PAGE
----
I’m not going to lie to you – I was a bit nervous!  Dogs are smart, and I assumed something about my house would be familiar to him (the smell of our dogs, my voice, etc.), but I work with dogs enough to know you should NEVER assume ANYTHING!  (I think that’s true when dealing with us humans as well.)  By using common sense, though, we all actually enjoyed our tiny furry roommate.  Here are a few things to consider when dealing with a visually impaired pup:

Make sure everyone is aware of the situation – Obviously, my husband knew the dog was blind.  Informing and then explaining the circumstances to my 3 year old proved to be challenging…but he actually caught on pretty quickly.  Making sure everyone who came into contact with Mr. Pomeranian knew about his vision situation was imperative.  Not only so all humans were looking out for him…they were careful not to assume he would move from underfoot, be able to walk about the door for a potty break, etc.

Talk…a lot – This one is not hard for me.  I would literally narrate everything I was doing, trying to use familiar words (“crate”, “water”, “treat”).  Obviously, the dog didn’t understand what I was saying, but at least he some vague idea what was coming.  It also made it easier for him to keep tabs on where I was in the room.  Every time…and I do mean EVERY time I went to pick him up, I would say “I’m going to pick you up now!” I can’t imagine not being able to see and all of a sudden being lifted off the ground.   That goes right into my third point….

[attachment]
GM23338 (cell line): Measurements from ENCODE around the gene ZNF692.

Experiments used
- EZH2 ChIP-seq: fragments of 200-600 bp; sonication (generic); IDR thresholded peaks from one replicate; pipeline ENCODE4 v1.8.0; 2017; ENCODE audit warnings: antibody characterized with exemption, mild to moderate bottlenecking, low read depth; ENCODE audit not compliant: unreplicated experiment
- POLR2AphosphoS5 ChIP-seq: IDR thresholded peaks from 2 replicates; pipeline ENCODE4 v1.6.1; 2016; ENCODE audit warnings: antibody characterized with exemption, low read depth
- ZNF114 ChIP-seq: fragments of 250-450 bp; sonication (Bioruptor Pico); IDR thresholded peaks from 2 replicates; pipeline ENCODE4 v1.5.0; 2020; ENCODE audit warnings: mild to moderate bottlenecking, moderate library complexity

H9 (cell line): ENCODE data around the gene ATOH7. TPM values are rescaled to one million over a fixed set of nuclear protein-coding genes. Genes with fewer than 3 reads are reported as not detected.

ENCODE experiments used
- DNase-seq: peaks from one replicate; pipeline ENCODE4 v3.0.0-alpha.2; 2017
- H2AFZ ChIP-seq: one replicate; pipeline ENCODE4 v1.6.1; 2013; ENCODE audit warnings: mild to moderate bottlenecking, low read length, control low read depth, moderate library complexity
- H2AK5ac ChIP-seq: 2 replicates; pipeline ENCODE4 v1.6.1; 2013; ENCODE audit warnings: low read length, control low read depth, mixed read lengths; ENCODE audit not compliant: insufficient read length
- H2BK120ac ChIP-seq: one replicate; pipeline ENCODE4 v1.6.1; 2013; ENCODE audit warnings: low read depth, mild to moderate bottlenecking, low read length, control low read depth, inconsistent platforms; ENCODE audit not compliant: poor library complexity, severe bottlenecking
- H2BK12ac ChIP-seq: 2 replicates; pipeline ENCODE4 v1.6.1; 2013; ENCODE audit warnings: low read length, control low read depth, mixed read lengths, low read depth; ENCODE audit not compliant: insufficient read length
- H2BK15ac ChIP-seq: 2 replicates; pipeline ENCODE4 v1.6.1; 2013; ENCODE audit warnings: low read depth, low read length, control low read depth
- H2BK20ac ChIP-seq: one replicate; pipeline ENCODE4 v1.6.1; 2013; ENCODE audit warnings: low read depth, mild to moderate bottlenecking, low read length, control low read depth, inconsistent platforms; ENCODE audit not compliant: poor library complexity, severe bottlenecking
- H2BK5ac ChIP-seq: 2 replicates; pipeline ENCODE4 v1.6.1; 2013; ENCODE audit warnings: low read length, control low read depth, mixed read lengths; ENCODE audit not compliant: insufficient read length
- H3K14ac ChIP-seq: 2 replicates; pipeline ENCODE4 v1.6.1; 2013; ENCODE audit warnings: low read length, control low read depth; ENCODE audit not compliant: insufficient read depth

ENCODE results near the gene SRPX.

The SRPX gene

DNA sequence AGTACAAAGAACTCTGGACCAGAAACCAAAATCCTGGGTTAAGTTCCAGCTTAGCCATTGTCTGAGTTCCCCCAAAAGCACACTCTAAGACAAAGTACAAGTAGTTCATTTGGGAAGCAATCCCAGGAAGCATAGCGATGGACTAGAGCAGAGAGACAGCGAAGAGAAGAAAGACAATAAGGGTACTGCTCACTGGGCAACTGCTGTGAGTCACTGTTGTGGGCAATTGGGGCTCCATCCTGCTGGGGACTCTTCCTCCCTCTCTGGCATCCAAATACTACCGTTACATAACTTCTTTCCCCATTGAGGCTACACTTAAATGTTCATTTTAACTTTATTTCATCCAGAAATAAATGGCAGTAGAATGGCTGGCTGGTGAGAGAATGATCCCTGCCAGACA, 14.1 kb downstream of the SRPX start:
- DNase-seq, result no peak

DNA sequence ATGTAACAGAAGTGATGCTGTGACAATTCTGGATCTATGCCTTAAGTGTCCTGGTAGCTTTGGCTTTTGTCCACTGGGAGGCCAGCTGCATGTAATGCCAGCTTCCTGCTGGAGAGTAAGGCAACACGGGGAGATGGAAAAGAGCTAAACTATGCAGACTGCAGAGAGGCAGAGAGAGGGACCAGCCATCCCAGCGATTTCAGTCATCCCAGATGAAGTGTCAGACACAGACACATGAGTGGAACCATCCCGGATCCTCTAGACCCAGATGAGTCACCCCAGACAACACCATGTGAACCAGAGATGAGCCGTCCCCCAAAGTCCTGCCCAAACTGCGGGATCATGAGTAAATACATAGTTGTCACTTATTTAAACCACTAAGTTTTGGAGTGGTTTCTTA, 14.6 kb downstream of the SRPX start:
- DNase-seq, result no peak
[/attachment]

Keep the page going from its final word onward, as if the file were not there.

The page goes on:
Put yourself in their shoes paws – So often when working with dogs, I find myself using those rules I was taught in kindergarten.  “Treat others the way you would want to be treated.”  If you were in a foreign place with your eyes shut…would you appreciate a loud movie with lots of dramatic explosions?  Someone rubbing on you when you were sound asleep?  NO!  By visualizing myself in Mr. Pomeranian’s paws…I hopefully was able to make things a little less scary for him.